Home geothermal heating and cooling is actually reasonably simple. Here’s a great video from the team at Bosch that teaches the basics:
How does home geothermal energy work?
The earth’s temperature in the Coastal Carolina area 6 feet below surface level is a constant 58-64 degrees Fahrenheit year-round. For simplicity’s sake, we’ll assume the average ground temperature in the area is 63°F since that temperature is most common in our area. Thus, when the air outside your home is below freezing, just 6 feet below the snow-covered ground, it’s still 63 degrees. Or when summer brings 96-degree weather, the earth beneath your house remains steady at 63 degrees.
You have probably experienced this phenomenon in homes with basements without even realizing it. When you go into a basement on a hot day, it’s nice and cool because the earth on the other side of the foundation is, you guessed it, 63 degrees.
In the winter, even an unheated basement in North Carolina stays relatively warm because of that consistent 63-degree insulation from the surrounding earth.
Geothermal systems, such as those ThermalTran installs, take advantage of this naturally occurring constant. They harness the steady temperature surrounding any home to heat or cool it as needed.
Although it’s referred to as geothermal energy, geothermal and other home geothermal systems don’t make electricity. They use the sustained temperature of the ground to heat or cool your home.
What are the differences between geothermal systems?
Though many geothermal systems are similar, there are differences between them. Some used a closed or open loop system, pond loops, or slinky coil ground loops.
There are pros and cons to the various loop configurations for geothermal home heating. ThermalTran designers and engineers use closed-loop systems most frequently. They see them as the most efficient and safest option for homeowners.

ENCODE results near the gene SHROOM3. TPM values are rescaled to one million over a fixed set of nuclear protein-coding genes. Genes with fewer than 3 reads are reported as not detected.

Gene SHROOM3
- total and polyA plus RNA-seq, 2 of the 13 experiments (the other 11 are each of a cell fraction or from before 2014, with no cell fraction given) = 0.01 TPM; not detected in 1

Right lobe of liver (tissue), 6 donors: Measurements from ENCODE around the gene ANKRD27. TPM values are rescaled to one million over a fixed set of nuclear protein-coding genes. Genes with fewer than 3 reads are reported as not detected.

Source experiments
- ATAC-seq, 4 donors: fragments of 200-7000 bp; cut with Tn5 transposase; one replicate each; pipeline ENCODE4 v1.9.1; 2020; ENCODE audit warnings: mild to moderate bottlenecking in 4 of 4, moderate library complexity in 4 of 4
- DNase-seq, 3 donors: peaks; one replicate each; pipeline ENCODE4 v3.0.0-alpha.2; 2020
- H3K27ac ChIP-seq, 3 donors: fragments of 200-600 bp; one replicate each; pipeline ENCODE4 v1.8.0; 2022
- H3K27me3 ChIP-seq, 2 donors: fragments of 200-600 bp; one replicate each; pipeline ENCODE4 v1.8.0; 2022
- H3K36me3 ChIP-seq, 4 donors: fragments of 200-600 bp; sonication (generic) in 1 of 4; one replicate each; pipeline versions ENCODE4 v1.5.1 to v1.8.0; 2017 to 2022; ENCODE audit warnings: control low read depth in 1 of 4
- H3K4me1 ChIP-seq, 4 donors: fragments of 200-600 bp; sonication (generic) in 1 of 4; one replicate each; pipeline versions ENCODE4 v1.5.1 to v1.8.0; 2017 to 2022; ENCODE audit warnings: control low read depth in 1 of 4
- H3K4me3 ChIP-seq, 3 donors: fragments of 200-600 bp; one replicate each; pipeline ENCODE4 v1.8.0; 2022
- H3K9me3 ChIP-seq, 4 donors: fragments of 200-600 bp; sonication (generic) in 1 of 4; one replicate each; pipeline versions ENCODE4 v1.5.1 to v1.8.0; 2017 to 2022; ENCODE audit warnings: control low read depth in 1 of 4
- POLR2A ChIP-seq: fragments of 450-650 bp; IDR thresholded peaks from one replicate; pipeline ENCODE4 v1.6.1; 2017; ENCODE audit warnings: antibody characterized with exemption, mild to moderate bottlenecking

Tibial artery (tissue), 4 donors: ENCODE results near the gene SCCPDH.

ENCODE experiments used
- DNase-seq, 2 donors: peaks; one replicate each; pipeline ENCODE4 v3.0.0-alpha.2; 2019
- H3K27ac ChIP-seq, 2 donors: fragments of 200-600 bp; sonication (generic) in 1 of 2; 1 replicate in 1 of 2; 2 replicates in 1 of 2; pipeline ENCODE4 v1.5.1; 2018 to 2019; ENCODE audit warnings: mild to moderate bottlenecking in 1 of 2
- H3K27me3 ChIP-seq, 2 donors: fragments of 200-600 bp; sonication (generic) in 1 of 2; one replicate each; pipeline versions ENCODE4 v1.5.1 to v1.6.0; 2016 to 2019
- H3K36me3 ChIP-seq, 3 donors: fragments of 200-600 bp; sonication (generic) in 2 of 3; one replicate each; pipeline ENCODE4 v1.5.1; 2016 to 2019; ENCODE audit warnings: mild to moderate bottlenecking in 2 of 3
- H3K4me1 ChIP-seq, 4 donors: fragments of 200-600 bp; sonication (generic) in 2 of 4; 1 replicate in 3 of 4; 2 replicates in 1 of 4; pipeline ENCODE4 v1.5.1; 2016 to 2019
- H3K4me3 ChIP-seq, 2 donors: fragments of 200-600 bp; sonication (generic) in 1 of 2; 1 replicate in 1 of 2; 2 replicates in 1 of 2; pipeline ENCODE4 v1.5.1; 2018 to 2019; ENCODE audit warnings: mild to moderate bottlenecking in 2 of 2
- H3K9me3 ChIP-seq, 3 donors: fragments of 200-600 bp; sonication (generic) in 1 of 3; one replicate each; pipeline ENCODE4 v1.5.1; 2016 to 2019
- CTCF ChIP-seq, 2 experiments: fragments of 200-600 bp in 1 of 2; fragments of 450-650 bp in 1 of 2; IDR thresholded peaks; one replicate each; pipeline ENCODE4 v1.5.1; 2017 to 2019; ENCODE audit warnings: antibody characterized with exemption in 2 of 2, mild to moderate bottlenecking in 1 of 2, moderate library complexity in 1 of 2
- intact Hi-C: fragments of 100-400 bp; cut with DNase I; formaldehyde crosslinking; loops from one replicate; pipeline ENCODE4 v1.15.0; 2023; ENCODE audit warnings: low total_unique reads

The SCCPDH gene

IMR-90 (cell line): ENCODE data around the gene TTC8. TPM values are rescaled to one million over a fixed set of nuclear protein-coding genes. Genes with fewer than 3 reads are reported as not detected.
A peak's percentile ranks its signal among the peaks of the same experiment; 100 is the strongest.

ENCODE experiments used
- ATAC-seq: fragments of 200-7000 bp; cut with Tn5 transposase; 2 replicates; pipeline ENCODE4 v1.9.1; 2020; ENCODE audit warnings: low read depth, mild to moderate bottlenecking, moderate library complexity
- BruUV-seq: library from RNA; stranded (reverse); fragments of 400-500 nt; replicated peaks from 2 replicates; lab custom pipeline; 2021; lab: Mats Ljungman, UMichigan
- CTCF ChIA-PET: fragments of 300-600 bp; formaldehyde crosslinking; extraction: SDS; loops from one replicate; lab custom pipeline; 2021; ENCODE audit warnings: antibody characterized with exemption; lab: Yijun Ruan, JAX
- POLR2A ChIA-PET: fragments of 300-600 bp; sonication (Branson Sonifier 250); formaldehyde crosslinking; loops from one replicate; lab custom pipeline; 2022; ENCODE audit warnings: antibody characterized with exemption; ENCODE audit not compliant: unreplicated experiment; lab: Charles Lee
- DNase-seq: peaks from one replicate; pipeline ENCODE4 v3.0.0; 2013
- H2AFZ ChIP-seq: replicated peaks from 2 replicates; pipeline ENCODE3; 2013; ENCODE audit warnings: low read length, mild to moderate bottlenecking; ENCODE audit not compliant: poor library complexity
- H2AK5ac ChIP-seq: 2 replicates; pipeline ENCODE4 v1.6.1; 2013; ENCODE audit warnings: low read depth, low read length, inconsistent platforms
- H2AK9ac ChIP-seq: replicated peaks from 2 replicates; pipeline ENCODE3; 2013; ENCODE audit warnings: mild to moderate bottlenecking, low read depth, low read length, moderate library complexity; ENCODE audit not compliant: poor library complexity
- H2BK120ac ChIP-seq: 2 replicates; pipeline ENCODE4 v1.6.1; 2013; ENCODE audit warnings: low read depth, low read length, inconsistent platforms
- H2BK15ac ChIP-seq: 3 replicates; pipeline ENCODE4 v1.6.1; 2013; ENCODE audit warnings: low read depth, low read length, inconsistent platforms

When a ThermalTran geothermal system is installed, closed-loop pipes filled with pure water are buried in the ground beneath your home. “Closed loop” means the pipes are connected to only your house. They aren’t connected to a larger infrastructure and won’t interact with any fluid outside your system.
As water circulates through your heat pump’s pipes, the water within the pipes changes temperature. In the wintertime, this 63-degree water is warmer than the outside air. ThermalTran designs a system that pulls this warm water through the pipes and uses a heat pump to warm the air in your home. This flexibility allows you to adjust the air in your home to whatever temperature you desire.
The same principle works in reverse in the summertime when your geothermal system uses the temperature of the ground to cool the air in your house. It doesn’t matter if it’s a crisp 35 degrees or a toasty and humid 88 degrees outside. Your geothermal system makes it easy to get comfortable at home.
Is geothermal really worth it?
Installation of a ThermalTran system can save homeowners up to 50% on their heating and cooling bills every month. It’s a wise investment that leads to long-term savings, all while keeping your home comfortable all year round.
In the U.S., heating and cooling residential and commercial buildings contribute about 11 percent of the nation’s total carbon dioxide emissions.
Home geothermal systems create zero carbon emissions. Over the course of a year, using one geothermal system reduces enough carbon emissions to equal removing two cars from the road.
These engineering wonders are also safer for your home than traditional heating and cooling systems. With ThermalTran geothermal, there’s no risk of explosion or carbon monoxide leaks to endanger your family.
Geothermal heating and cooling cost
While the price of electricity, oil, or natural gas fluctuates, the cost of operating a geothermal system will remain relatively the same. The electricity costs of a geothermal system are low and seldom vary from month to month.
Despite their many advantages, installing a conventional geothermal system for a typical home used to cost up to $50,000 or more.
However, engineers and installers set out to drive those costs down. Thanks to their ingenuity, geothermal systems are now affordable to more homeowners.
A complete ThermalTran Mechanical home geothermal system typically costs $18,000 to $29,000 when adding a ground loop for the first time on an average-sized house. ThermalTran has no-money-down financing plans allowing homeowners to install a geothermal system with no upfront cost. Click to learn more about pricing.